Sustainable urban development in China depends on both the control of pollution and the protection of biodiversity. The importance of the former is now widely accepted, but the latter is still ignored, even by city planners. The wonders of Beijing’s culture are intimately linked with its biodiversity. Central Beijing has 226,000 old-growth trees, and there are 180,000 more in its suburbs. The city is surrounded by rich and diverse ecologies. Baihua Mountain and Wuling Mountain have 1,200 species of higher plants – a natural heritage more precious than any building. London, New York, Paris and Berlin do not have this kind of rich environment. Yet this natural heritage goes ignored.
The planting of trees on urban pavements has not taken ecological factors into consideration and is clearly artificial, monotonous and unreasonably spaced. In city centres, the large numbers of tall buildings and trees lining the streets prevent the flow of air, while in the suburbs more trees are needed. A sad sight, indeed, is the concreting over of the base of the trees, preventing the growth of bushes and grass. The needs of small mammals and birds are not considered. Poplars monopolise the streets of our northern cities – but where are the indigenous shrubs and plants? There is no canopy coverage and lifespan is short, with trees discarded within a couple of decades. There is no consideration of biodiversity.
Cities need to plan for long-term preservation – the older they are, the more valuable. When designing the imperial resort of Chengde, Emperor Kangxi ordered that all existing vegetation be retained. Tragically today’s city planners use only a few commercial varieties, and cities lose their native biodiversity. So some planners turn their eyes to surrounding villages and buy up large trees in great numbers. This means great business for the tree traders, but disaster for trees in rural areas. (In the worst case, rural trees literally fueled the steel-production drive of the Great Leap Forward.) The trend started in Shanghai and spread nationwide, and now almost every city beautification project ships in truckloads of large trees.
One city brought in over 6,400 trees -- each of more than 30cm in diameter -- at a cost of RMB 10,000 apiece. A single tree changed hands for RMB 220,000. Another city purchased large numbers of mature trees from villages and plantations in an attempt to be named a “National Park City” – but before long over 70% of them had died off. A north-eastern city launched a program to transplant 300,000 trees from villages within two to three years. These schemes cause a number of problems.
First, they cause serious damage to rural ecologies and biodiversity. Each tree forms a complete ecosystem with its soil, organisms in the soil, surrounding vegetation and birds, mammals and insects. The amputation of the tree destroys that ecology. Soil and water are lost, animals lose their home – losses that are not worth the benefit to appearance of our cities. The removal of a tree 30cm in diameter also results in the loss of one to two tons of soil. Many older villagers complain that they no longer recognise their birthplace.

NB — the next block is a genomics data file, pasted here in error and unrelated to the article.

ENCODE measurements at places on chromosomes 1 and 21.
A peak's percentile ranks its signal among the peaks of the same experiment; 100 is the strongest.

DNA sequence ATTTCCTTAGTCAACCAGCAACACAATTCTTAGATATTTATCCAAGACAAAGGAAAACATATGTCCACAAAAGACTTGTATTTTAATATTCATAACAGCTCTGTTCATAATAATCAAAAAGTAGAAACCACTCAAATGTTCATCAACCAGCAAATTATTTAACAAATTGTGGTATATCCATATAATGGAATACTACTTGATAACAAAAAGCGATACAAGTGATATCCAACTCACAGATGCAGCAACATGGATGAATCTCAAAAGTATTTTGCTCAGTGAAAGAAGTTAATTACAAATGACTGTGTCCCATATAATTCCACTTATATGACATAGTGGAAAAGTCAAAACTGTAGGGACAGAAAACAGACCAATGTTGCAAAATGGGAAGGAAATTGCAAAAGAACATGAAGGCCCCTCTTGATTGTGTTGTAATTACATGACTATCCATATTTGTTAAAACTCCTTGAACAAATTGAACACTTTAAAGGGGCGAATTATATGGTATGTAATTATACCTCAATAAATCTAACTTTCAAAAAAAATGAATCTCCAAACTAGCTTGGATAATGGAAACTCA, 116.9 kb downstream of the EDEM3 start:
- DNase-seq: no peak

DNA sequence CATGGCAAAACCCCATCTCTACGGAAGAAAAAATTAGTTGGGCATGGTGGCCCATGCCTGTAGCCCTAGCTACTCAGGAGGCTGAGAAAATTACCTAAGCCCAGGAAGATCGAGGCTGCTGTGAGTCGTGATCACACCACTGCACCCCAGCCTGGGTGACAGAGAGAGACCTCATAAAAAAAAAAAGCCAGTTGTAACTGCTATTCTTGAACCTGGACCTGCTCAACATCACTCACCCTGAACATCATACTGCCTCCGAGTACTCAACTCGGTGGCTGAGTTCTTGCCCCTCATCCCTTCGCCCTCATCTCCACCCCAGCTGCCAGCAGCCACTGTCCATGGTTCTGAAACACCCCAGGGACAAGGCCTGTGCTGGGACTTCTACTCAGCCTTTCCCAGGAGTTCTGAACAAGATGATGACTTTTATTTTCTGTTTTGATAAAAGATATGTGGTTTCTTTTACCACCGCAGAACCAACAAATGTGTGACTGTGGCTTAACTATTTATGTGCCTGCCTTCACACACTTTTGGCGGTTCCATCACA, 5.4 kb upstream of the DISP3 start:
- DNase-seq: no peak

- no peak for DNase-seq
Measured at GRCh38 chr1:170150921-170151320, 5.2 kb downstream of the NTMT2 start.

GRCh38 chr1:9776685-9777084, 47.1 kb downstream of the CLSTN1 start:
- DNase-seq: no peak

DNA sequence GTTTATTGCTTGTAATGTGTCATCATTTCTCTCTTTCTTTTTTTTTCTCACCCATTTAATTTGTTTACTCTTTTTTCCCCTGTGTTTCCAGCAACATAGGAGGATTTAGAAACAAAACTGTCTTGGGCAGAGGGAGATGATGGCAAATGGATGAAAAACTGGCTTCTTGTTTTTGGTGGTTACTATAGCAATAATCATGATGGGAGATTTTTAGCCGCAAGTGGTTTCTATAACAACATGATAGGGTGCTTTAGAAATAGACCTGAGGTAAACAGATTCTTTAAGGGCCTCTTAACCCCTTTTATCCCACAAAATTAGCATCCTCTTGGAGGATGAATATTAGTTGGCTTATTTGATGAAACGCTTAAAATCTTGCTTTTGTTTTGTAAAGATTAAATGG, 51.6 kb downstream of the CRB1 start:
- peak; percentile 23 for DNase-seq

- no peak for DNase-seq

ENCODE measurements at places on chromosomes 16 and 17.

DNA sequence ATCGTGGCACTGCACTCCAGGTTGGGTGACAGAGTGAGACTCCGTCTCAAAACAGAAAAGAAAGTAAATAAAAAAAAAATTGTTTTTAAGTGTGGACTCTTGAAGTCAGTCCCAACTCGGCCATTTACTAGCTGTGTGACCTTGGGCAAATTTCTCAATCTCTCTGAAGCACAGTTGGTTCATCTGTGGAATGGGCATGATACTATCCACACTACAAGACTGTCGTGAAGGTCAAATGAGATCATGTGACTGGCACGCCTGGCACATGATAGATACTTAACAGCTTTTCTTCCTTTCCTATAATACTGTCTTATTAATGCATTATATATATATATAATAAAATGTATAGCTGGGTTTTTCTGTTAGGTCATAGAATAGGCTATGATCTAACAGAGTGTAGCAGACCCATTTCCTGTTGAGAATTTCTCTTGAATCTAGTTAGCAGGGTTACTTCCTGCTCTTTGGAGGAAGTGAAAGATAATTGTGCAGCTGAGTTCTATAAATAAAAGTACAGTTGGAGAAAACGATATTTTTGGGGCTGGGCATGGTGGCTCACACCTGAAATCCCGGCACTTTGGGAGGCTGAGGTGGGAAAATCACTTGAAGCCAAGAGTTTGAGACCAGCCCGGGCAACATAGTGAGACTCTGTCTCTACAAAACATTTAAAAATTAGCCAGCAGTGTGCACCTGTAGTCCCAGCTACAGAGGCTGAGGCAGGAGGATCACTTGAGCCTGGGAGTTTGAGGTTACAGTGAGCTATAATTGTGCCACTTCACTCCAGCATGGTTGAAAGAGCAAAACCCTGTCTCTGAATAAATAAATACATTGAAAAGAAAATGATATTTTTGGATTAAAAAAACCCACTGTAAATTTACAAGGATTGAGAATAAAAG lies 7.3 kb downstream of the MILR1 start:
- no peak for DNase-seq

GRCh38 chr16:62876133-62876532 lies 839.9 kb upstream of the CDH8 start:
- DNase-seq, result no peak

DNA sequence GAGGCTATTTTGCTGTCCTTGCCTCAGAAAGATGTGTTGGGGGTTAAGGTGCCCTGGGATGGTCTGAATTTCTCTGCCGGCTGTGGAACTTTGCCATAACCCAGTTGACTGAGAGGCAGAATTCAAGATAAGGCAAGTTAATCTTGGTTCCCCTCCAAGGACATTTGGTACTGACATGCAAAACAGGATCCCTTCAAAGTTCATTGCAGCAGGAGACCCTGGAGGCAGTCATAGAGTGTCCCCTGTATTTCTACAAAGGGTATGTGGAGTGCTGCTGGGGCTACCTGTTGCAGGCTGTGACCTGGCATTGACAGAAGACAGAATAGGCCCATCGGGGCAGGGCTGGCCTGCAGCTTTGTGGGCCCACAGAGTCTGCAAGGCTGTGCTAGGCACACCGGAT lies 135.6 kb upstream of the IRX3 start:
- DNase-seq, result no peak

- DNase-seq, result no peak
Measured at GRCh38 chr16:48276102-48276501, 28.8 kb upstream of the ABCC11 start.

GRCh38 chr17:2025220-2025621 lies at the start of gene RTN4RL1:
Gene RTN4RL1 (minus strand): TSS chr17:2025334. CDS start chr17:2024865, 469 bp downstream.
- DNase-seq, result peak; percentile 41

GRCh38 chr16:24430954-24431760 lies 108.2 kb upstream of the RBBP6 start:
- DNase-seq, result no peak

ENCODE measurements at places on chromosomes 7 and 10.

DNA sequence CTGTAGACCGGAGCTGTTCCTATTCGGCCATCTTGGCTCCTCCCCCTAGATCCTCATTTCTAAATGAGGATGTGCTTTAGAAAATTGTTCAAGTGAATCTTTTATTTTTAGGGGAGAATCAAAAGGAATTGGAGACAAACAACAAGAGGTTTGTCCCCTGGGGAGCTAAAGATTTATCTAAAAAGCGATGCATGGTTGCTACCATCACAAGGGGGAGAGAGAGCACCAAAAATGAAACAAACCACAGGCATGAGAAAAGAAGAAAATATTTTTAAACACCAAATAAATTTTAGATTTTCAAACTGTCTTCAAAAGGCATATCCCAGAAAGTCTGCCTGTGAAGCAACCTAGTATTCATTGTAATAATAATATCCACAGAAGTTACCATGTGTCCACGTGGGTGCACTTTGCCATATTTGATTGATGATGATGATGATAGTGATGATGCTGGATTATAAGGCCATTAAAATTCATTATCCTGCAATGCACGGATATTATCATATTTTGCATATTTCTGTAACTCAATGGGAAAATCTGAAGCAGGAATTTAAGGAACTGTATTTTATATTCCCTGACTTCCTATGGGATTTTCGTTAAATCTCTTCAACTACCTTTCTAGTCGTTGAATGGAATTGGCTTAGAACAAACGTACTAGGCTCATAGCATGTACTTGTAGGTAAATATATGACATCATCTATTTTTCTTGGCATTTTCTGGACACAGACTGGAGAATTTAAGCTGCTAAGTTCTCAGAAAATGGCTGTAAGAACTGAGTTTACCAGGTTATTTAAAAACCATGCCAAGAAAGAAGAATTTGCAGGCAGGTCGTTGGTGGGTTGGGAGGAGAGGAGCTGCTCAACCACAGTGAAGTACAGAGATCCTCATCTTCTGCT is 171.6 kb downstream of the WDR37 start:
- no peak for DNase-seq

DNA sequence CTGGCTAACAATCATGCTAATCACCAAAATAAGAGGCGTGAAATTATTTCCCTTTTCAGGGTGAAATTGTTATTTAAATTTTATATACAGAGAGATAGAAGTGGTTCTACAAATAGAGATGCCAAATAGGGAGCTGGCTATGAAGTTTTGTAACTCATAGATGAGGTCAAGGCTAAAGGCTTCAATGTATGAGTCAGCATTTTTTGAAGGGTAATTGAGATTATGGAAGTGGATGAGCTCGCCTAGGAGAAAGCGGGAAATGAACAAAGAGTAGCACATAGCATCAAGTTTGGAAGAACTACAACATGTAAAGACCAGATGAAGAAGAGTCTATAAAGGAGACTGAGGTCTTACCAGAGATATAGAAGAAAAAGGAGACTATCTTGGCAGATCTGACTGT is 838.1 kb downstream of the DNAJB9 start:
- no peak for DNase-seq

Second, huge numbers of trees die during transportation. The cutting of root systems, stripping of leaves and long-distance transportation means 50 to 70% of trees die before they reach their intended destinations. And even if they do survive, what value is there in a mighty tree becoming little more than ornamentation?
Third, the process is part of poorly considered projects which value form over substance. Trees grow slowly. Two decades ago, many specialists suggested tree plantations for future use in cities – but nobody paid any attention, leading to today’s tragedies. Improvement depends of us realising that there is no easy solution; using these large old trees as a quick, green fix is a typical example of projects operated for appearance only. This has led to a lack of tree plantations for the purpose of ornamentation, and those that do exist now have to compete with tree speculators.
Fourth, it leads to corruption and crime. The high cost of bringing trees to the cities mean that there is profit to be made. These large trees have become a commodity, and we now see tree scalpers traveling between villages, seeking a quick profit. Investigations have show that a century-old pear tree can be bought locally for under RMB 100, and a crane to remove it hired for RMB 200 an hour – but get it to the city, and it’s worth over RMB 10,000. Where the money goes is clear. The potential for profit is too high for city officials to resist.
Fifth, the trees bring diseases and pests, which originally were part of a balanced ecosystem where their natural enemies kept them in check. But when the trees are brought into the cities, disease and pest populations explode. This has caused rises in the numbers of various insects in the cities.
Urban biodiversity needs to be approached scientifically. Local ecosystems need to be preserved, with plants selected from surrounding areas to be moved into the cities where they should form self-sustaining communities. Simply trucking in trees is inadequate.
The author: Jiang Gaoming is a professor at the Chinese Academy of Sciences’ Institute of Botany and a doctoral candidate tutor, vice secretary-general of the United Nations Educational, Cultural and Scientific Organisation’s China-MAB (Man and the Biosphere) Committee and member of the UNESCO MAB Urban Group. He is recognised for his introduction of the concepts of urban vegetation and using natural forces to restore China’s ecosystems.